Real Puppy Mill Stories

I’ve talked about puppy mills a couple of different times, so you all know how I feel about them. They are horrible, awful places and I can’t believe that they still exist. Sadly, the biggest reasons puppy mills still exist is because pet stores all across the country sell puppies. Although pretty much none of them would admit their dogs come from puppy mills, you can bet that they do since most breed clubs prohibit breeders from selling to pet stores.

Although I am one of the lucky ones whose adopted dog originally came from a pet store and doesn’t have serious health issues (he did have to have one expensive surgery a couple months after I adopted him that was most likely due to a genetic defect), I have heard too many stories of others who got dogs that were very sick. I’ve also seen the breeding dogs that lived at these facilities and the serious psychological, emotional and health problems they have. For every healthy dog that comes from these places, there’s likely another dog that’s very sick or damaged in some other way. This should not happen.

This issue is getting a lot of attention this week thanks to a petition going around to close the Strongsville Petland. I shared this post last night after seeing the petition go around Facebook:


Princess Prada

After sharing this post, I received a comment from another woman whose dog from Petland (the Strongsville store) had serious health issues. Meet Samantha:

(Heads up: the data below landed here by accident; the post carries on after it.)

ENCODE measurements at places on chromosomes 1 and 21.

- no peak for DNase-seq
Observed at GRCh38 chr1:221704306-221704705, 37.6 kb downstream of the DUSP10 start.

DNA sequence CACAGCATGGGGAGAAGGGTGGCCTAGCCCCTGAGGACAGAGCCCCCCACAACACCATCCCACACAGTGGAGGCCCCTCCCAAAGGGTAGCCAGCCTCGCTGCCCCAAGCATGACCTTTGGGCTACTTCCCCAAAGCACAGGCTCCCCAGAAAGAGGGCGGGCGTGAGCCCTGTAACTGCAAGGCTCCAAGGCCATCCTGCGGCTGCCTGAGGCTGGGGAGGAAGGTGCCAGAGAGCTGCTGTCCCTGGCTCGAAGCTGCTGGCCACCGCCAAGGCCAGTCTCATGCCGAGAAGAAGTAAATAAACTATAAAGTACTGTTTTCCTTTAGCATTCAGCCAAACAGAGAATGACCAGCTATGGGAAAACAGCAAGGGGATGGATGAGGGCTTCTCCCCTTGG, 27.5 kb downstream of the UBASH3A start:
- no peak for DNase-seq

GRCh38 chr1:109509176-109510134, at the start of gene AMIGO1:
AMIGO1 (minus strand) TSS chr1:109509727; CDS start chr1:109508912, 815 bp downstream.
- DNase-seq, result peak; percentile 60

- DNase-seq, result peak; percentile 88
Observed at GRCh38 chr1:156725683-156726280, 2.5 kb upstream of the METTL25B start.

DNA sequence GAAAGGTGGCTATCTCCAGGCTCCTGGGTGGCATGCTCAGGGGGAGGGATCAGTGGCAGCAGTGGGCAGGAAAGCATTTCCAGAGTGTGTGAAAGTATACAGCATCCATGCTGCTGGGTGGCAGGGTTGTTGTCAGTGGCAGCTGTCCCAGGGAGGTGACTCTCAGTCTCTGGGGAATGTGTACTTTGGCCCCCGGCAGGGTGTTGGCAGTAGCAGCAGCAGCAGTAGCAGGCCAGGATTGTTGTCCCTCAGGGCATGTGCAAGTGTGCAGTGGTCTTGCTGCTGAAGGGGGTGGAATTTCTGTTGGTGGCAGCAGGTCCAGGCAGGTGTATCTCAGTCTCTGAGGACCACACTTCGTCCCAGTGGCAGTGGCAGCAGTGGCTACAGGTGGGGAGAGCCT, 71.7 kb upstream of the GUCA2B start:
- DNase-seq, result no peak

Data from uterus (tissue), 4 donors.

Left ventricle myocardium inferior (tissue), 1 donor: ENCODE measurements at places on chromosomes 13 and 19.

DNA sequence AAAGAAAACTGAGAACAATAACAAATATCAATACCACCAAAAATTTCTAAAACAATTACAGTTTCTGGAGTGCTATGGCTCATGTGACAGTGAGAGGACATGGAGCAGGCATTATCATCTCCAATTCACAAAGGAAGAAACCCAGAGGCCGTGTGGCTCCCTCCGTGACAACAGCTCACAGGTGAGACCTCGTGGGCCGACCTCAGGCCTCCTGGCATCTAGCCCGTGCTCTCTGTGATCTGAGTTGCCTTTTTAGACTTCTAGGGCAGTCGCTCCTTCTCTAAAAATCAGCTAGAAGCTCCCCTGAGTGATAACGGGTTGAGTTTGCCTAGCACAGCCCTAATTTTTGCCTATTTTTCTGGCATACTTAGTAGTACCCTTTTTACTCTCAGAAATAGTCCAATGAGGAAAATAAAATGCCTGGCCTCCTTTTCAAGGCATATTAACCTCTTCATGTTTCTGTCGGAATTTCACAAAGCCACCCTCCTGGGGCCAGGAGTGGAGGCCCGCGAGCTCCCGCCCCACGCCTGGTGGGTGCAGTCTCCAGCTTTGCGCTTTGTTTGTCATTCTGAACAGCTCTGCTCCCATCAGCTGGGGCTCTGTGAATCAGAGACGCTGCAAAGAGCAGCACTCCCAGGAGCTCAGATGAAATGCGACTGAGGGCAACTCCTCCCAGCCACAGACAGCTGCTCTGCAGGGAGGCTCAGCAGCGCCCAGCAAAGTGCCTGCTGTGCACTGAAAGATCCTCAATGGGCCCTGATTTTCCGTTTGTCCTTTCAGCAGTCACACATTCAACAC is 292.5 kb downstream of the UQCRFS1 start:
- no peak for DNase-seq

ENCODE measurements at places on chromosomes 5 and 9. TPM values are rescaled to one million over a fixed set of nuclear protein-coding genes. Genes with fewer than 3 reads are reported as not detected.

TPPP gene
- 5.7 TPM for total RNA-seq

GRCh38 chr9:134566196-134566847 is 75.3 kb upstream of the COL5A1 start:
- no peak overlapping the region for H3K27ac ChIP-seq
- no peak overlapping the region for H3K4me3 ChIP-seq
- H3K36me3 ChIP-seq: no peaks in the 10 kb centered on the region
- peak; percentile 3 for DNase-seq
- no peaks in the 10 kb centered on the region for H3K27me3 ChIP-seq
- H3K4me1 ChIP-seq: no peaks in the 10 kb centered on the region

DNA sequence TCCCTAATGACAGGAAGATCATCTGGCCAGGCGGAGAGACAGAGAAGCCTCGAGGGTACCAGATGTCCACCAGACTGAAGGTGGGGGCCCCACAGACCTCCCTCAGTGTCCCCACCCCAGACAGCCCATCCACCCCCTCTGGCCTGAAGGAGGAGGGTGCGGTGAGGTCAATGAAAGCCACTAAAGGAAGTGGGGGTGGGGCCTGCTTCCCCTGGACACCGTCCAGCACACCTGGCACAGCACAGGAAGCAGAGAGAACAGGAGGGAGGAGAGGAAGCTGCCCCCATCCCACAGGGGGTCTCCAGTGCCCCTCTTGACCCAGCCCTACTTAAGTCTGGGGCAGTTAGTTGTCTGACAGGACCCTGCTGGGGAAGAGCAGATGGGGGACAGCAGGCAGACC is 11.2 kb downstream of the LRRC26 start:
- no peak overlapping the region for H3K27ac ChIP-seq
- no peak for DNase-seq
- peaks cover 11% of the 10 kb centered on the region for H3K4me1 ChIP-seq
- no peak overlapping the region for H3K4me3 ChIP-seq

samanthaFrom her owner: “This is Samantha, a “rescue” from Strongsville Petland, we lost her a month ago to bone cancer. She was bred at a puppy mill in Amish country. She had cataracts at just 2, developed glaucoma and eventually lost both eyes. She had degenerate disk disease, a heart murmur, water on her brain, and allergies, almost all of which were due to inbreeding. Most owners wouldn’t have been able to afford the extensive care she needed. When we first got her they gave us the wrong paperwork. After months of disputing their response was we could return her… Like she was a toy or piece of clothing.”

Of course you never know a dog will be totally healthy no matter where you get him or her from, but when one has that many health issues, it’s definitely not normal.

Another issue many puppy mill dogs face is extreme fear and social issues. Rescue groups take in many of these dogs and have a hard time placing them in homes due to the fact they haven’t been socialized and are usually very fearful of people. Take for instance this cutie, Buttons, who reminds me of my pup Roscoe. Buttons is up for adoption with Central Ohio Pom Rescue. Because of her fear issues, Buttons can only be placed in a certain type of home – a very quiet, peaceful home with no children. Although Buttons will gain more confidence over time because dogs are resilient, it’s a long road for dogs like her. (Find out more info on Buttons here:


There is no reason this should happen. We have to take a stand for the dogs that aren’t given a fair shot at a healthy, happy life.

You can sign the Petland Strongsville petition here:

And find out more about puppy mills and what you can do to help here:

Author: dogsinthecle

The source for what to do with your dog in Cleveland.

3 thoughts on “Real Puppy Mill Stories”

  1. Agree with your sentiment, but you have a “forest/trees” problem here. Your REAL problem is the SUPPLIERS, who by and large in these parts, are the AMISH. Who breeds these animals like cattle, and not family members? Amish. Who circumvents and manipulates
    current law? Amish. Who fights proposed laws such as Goddard’s law? Amish.
    Remember that next time you want to hire cheap labor, get tons of cheese, or go see how these “quaint” people live on a dull Sunday.


    1. I agree. But as long as there’s such a profitable market for their “goods” (because unfortunately that’s all they see them as), they will keep breeding dogs. Pet stores do not need to sell pets. It’s just not working out.


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